Public art is a professionalized field and the Public Art Network's tools, resources and experts are a great place to start. Below are some lessons from the Our Town Project managers.
Partnership: As with most public art projects, Our Town public art projects often have the city’s public art program taking the primary lead in the project (such as in Chattanooga, TN, Charleston, WV, and Phoenix, AZ). When public art administrators were not at the helm, project managers from other organizations always worked closely with city staff from various department to help coordinate the day-to-day management of public review, permitting, and administration. Many times private organizations focused on fostering the partnerships and projects needed to develop the public realm such as Midtown Detroit, Inc., Action Greensboro, and ArtsQuest in Bethlehem, PA lead the project teams and oversaw all aspects of the project from coordinating the selection panel through to final project construction.
Selection Panels: One of the key components in the process of creating public art is the creation of a selection panel to review artist applications. In Casper, WY, where the Nicolaysen Art Museum helped to coordinate the integration of public art into a nearby affordable housing complex the selection panel was made up of local city administrators, arts professionals, and community leaders. This type of panel made up of a wide cross-section of stakeholder groups was found in the Chattanooga and Greensboro projects as well.
A different model of artist selection, which involves more of a direct selection process whereby artists are invited to submit proposals which are then reviewed by a curatorial team was followed in Columbus, OH and in portions of the Phoenix project which were curated directly by the Arizona State University Art Museum.
Maintenance: For any public art work, or larger public art program, maintenance is always a challenge. The "Under.Over.Pass" project in Greensboro met this challenge head on by establishing an, “endowment for maintenance for all public art installations on the Greenway. The Greensboro Downtown Greenway has also worked closely with Greensboro’s Parks and Recreation Department to advise on maintenance issues as well as the monitoring of trail use.” To ensure that the maintenance requirements for the different installations would be fully understood in the future, a comprehensive Maintenance Notebook was also created.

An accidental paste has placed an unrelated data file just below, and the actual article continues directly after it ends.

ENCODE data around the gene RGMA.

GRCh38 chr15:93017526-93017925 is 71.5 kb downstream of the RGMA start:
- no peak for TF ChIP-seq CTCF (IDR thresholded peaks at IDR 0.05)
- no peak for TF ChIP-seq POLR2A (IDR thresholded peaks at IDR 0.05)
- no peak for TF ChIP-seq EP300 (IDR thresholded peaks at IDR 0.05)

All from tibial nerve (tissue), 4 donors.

While a great deal of development has happened in the area of evaluation in public art, public art programs often struggle to find ways in which to measure the results of the work that they know from experience helps to bring a new level of vitality to rural and urban communities.
The "Under.Over.Pass." project in Greensboro, North Carolina described one of the more robust evaluation programs for their public art project which worked to convert a strategic underpass to connect urban neighborhoods separated by a busy freeway. “[To do the evaluation we partnered with the] Greensboro Parks and Recreation Department which installed trail counters to monitor trail use. Surveys, both written and online, were compiled to assess community views and Action Greensboro/The Downtown Greenway kept tabs on media attention. [We also monitored] economic development along and adjacent to the Greenway.” What they found was that, “the online surveys were the least effective, perhaps because of their anonymity and their lack of ‘immediacy.’” Reflectively they acknowledged that the best understanding of the project came from looking at, “all the criteria taken together, which added up to a broad picture of the success of the public art project taken within the context of the larger Downtown Greenway project.”
More information about evaulation is available on the "Project Process - Measuring Project Results" page.